Wednesday, December 17, 2014

Size Does (Not) Matter: The New Paradigm [Guest Post]

By GW Thomas

A good friend, writer Jack Mackenzie, got me thinking about book lengths in Science Fiction and how they have been tied to publishing. He also got me thinking about how this no longer matters. Let me explain.

Science Fiction began as a novel medium. As Richard Mathews points out in Fantasy: The Liberation of Imagination (1997), "The emergence of realism as the mainstream focus for the literary imagination created a clear dialectical pole against which the fantasy genre could counterthrust as a specialized mode of fiction. In fact, fantasy especially utilized the novel - the most ambitious and popular vehicle for realism - as its primary literary vehicle as well." Fantasy in this case would include everything from The Castle of Otranto to The Hobbit to the Foundation series. All imaginative fiction.

Novels like Ann Radcliffe's Mysteries of Udolpho (291,000 words) were published in three sections because binding did not exist yet for larger books. These were read through circulating libraries that you subscribed to. This three part format dictated that the novel structure often had three distinct sections (Aristotle's classic Beginning-Middle-End). As printing improved, novels became shorter, like Mary Shelley's Frankenstein (75,000 words) until HG Wells wrote Science Fiction at a mere 60,000 with The War of the Worlds. Varney the Vampire (667,000 words) may hold the record for single longest fantastical work but it was not structurally a novel per se, but a serial sold a penny sheet at a time. The venue dictated the form and length.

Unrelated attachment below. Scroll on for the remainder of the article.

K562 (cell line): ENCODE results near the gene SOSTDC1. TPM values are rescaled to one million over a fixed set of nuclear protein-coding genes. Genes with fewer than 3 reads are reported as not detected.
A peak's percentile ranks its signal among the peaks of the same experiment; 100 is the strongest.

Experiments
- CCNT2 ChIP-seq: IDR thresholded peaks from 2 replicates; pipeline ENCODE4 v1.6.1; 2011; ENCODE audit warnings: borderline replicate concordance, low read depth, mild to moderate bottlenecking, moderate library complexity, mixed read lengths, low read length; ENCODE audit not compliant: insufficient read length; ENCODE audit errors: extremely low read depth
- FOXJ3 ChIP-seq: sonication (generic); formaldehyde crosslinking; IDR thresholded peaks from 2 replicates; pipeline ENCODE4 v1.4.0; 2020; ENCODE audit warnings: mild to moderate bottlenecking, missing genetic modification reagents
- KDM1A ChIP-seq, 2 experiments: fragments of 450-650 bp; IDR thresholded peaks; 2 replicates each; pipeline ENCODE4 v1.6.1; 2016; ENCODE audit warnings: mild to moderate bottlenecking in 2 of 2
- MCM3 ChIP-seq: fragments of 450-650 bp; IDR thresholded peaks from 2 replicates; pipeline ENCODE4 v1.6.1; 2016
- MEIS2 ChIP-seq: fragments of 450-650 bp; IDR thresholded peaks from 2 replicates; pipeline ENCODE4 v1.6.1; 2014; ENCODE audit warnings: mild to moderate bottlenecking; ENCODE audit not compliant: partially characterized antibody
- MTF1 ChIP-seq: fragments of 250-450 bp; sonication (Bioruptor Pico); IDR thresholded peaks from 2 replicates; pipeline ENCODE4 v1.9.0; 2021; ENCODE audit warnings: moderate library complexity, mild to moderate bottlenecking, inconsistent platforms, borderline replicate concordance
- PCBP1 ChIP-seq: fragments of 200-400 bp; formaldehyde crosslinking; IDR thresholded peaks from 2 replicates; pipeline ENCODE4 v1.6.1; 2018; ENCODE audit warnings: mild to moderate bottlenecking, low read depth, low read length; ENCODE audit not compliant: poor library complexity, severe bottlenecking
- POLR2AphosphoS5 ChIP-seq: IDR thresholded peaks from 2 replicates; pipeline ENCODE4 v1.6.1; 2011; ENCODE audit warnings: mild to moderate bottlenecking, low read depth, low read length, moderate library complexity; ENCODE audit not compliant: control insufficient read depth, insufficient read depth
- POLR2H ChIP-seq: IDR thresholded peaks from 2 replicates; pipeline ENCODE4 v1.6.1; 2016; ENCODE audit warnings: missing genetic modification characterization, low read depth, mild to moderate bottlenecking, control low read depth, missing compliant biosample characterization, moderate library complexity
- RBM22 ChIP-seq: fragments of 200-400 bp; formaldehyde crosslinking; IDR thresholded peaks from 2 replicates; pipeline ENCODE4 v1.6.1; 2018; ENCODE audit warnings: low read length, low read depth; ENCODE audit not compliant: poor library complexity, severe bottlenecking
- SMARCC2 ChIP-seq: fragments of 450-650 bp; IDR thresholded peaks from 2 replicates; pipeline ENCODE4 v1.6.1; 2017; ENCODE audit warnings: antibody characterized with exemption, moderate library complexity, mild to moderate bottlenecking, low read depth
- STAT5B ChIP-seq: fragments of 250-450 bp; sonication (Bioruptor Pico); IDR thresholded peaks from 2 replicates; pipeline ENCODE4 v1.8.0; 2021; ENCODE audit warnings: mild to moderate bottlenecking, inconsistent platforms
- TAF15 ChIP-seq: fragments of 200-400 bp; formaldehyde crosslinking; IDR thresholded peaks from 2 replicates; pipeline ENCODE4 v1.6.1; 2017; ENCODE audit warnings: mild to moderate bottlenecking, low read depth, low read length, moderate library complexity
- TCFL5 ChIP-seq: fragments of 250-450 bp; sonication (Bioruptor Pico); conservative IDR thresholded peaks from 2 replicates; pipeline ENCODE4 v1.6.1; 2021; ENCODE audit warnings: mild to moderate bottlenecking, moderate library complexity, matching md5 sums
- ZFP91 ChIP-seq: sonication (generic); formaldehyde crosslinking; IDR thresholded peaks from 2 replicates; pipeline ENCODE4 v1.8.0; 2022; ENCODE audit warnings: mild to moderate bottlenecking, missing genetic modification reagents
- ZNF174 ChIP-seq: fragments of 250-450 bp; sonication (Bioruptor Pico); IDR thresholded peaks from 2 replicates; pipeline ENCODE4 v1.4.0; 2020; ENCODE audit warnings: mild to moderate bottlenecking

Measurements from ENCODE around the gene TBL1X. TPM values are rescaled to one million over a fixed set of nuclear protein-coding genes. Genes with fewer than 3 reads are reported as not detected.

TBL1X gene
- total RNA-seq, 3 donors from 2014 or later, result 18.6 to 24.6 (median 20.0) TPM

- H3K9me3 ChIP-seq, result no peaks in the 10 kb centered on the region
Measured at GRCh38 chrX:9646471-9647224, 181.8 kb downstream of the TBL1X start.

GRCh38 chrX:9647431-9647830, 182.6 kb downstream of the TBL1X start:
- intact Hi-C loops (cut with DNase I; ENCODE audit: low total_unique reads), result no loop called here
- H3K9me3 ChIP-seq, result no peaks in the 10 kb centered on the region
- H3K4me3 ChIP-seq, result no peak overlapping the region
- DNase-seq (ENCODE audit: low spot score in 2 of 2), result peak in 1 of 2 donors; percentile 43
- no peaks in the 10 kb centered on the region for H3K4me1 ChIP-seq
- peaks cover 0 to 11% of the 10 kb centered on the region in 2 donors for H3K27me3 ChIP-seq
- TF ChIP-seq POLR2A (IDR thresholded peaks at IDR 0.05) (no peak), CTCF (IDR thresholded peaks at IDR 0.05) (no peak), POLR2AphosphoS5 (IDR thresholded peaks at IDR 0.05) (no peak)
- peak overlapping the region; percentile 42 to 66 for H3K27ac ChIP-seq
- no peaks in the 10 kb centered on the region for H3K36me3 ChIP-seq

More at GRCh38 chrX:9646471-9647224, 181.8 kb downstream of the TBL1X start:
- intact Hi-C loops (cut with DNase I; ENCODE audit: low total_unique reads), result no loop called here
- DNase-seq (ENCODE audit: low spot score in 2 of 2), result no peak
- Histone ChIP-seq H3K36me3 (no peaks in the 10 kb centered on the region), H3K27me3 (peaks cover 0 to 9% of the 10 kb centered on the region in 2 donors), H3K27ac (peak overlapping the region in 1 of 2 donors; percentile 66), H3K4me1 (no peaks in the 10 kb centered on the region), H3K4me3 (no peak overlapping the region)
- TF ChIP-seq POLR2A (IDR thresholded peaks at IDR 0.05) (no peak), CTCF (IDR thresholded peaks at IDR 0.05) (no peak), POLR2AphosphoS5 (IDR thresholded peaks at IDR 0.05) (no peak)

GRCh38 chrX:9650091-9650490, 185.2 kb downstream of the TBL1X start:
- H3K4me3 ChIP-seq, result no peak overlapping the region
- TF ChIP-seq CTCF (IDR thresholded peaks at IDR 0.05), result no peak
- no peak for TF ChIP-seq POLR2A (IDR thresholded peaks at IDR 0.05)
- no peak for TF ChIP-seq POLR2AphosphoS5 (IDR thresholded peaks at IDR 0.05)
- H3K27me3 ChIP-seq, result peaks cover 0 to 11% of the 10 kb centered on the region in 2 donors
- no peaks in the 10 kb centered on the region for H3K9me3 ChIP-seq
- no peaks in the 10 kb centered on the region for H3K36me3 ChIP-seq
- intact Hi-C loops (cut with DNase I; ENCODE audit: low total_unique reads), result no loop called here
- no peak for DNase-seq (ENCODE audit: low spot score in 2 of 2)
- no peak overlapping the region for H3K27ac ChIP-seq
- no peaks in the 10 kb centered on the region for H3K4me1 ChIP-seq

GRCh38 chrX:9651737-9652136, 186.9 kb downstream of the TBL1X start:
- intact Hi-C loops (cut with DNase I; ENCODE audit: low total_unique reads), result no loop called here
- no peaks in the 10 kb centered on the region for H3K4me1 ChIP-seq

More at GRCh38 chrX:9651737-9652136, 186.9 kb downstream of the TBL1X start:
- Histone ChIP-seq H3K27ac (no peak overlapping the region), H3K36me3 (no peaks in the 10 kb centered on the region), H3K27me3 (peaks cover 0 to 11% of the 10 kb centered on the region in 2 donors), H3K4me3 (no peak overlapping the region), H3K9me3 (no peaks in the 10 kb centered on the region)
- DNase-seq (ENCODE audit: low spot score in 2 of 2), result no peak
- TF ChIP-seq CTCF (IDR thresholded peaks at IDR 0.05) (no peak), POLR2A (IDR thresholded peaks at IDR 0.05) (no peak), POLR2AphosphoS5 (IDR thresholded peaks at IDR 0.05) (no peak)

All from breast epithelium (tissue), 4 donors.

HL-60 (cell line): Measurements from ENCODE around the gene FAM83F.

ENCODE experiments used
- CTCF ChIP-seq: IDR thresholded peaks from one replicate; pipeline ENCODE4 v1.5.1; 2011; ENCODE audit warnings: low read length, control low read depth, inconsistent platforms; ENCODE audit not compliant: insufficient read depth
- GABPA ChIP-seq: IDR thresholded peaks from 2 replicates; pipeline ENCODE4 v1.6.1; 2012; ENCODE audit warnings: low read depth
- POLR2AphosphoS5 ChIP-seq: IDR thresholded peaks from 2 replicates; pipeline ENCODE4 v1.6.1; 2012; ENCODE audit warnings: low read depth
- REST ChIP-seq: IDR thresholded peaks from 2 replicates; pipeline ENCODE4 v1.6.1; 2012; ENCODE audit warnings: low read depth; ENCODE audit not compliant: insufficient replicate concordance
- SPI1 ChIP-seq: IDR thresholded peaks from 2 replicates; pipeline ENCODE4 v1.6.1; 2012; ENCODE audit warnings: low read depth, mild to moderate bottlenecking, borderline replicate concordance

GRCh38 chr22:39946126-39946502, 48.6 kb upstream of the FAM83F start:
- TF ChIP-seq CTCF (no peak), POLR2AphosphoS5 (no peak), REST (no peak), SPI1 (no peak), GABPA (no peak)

Then it changed. Slowly as magazines proliferated, short Science Fiction tales known usually as "off-trail fiction" began to show up in magazines like The Strand and in weeklies like Argosy and All-Story. But the novel took its biggest hit when Hugo Gernsback created the first Science Fiction magazine in 1926, Amazing Stories. Gernsback used novels but writers found short stories allowed them to explore more ideas more quickly and became the norm. Science Fiction books were culled together from stories, but these were not novels. The original Foundation trilogy is not a series of novels. The first three books are short story collections. (Shhh, don't tell anyone.) As were classics like City by Clifford D. Simak, The Martian Chronicles by Ray Bradbury, The Black Star Passes by John W. Campbell, Voyage of the Space Beagle by AE van Vogt, and Adam Link, Robot by Eando Binder. You get the idea. Writers still wrote novels, serializing them, but even these were shorter affairs at 40-60,000 words, making them able to fit into an issue or two.